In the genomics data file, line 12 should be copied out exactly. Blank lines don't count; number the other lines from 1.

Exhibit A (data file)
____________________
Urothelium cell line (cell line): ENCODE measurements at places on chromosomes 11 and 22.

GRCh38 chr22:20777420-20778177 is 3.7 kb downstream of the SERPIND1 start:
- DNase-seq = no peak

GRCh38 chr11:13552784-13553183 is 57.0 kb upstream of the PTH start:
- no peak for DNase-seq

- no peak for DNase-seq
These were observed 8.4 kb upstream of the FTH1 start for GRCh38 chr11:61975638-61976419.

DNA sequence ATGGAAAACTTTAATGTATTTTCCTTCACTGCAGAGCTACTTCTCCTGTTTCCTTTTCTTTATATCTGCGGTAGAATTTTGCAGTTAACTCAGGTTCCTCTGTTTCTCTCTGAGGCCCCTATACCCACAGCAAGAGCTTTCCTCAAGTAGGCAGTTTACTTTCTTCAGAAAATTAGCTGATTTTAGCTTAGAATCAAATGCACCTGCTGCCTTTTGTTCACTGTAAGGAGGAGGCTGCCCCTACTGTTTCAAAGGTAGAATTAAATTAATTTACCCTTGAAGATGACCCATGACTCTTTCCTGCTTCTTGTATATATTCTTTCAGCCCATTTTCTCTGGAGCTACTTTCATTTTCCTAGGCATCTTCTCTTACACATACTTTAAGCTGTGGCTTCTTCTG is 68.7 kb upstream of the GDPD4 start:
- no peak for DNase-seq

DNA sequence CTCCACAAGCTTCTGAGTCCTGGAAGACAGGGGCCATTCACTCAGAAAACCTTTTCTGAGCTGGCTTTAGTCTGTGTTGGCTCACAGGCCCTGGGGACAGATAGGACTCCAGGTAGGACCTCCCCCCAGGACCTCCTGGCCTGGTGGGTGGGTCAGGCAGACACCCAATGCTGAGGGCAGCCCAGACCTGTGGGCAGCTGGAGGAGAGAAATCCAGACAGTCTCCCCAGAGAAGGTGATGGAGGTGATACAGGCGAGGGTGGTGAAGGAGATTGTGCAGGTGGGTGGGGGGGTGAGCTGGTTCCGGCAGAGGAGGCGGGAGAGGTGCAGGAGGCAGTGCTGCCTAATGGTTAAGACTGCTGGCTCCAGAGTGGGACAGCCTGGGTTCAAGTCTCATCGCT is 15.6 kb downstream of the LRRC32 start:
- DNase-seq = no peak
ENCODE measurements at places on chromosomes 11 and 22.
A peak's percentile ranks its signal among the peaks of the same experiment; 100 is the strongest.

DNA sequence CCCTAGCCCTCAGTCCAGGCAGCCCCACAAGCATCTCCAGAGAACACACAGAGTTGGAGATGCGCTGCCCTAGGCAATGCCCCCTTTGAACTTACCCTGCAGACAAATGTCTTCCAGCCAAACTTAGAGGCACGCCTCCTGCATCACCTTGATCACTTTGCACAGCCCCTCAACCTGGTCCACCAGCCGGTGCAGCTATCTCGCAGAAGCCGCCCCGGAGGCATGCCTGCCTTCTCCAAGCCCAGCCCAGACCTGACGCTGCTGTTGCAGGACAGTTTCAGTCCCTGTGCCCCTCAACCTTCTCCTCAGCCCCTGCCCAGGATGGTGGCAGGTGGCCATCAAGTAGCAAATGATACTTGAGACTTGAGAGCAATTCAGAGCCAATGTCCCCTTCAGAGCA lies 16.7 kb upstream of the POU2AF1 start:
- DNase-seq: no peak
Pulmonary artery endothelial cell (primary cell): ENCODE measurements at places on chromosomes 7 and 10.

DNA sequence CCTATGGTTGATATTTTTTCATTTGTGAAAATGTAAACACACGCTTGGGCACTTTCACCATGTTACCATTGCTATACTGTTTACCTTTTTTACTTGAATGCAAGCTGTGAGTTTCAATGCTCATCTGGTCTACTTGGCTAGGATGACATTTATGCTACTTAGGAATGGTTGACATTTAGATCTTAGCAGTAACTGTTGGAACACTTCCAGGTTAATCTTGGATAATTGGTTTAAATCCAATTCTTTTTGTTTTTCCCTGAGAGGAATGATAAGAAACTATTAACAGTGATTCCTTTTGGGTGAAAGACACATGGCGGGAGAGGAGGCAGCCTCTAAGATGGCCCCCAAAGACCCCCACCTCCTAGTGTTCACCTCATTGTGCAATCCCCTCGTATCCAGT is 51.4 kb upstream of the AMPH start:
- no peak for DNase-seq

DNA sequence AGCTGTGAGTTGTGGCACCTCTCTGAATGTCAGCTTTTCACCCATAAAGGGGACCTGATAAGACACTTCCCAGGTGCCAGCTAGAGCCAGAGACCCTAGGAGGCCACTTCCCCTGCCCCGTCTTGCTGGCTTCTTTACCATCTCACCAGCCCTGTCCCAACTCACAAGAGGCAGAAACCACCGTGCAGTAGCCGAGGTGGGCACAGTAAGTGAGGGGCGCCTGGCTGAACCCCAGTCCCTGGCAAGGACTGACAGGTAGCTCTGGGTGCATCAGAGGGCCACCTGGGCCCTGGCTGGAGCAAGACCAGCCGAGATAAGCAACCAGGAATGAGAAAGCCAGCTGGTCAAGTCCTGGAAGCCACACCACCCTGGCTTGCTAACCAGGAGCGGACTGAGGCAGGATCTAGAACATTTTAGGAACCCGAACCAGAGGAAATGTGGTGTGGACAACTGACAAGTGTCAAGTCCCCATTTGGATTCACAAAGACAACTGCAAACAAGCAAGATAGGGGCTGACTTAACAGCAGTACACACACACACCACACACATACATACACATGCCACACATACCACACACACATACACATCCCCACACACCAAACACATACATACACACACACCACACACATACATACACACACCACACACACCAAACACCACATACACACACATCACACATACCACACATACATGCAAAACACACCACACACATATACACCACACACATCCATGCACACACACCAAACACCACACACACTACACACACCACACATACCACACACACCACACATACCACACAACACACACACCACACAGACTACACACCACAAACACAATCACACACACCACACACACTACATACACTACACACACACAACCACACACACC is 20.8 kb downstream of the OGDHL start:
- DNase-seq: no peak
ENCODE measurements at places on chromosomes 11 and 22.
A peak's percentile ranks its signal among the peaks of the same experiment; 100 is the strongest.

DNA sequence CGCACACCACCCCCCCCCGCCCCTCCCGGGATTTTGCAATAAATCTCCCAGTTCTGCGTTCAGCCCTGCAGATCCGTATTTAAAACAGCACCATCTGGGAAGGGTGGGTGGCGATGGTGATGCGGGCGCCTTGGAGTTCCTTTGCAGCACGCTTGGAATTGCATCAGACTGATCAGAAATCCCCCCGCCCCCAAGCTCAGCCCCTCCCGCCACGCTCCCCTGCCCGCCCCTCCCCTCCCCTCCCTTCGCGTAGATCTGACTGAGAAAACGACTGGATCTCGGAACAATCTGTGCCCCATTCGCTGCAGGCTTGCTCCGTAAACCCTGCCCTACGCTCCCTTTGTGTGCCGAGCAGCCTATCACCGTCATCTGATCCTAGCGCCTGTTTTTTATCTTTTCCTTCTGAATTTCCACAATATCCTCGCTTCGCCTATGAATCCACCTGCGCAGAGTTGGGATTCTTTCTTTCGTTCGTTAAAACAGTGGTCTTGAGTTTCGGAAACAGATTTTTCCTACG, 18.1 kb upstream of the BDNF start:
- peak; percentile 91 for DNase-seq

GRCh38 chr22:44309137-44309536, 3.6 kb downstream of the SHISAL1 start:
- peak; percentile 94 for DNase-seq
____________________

ENCODE measurements at places on chromosomes 11 and 22.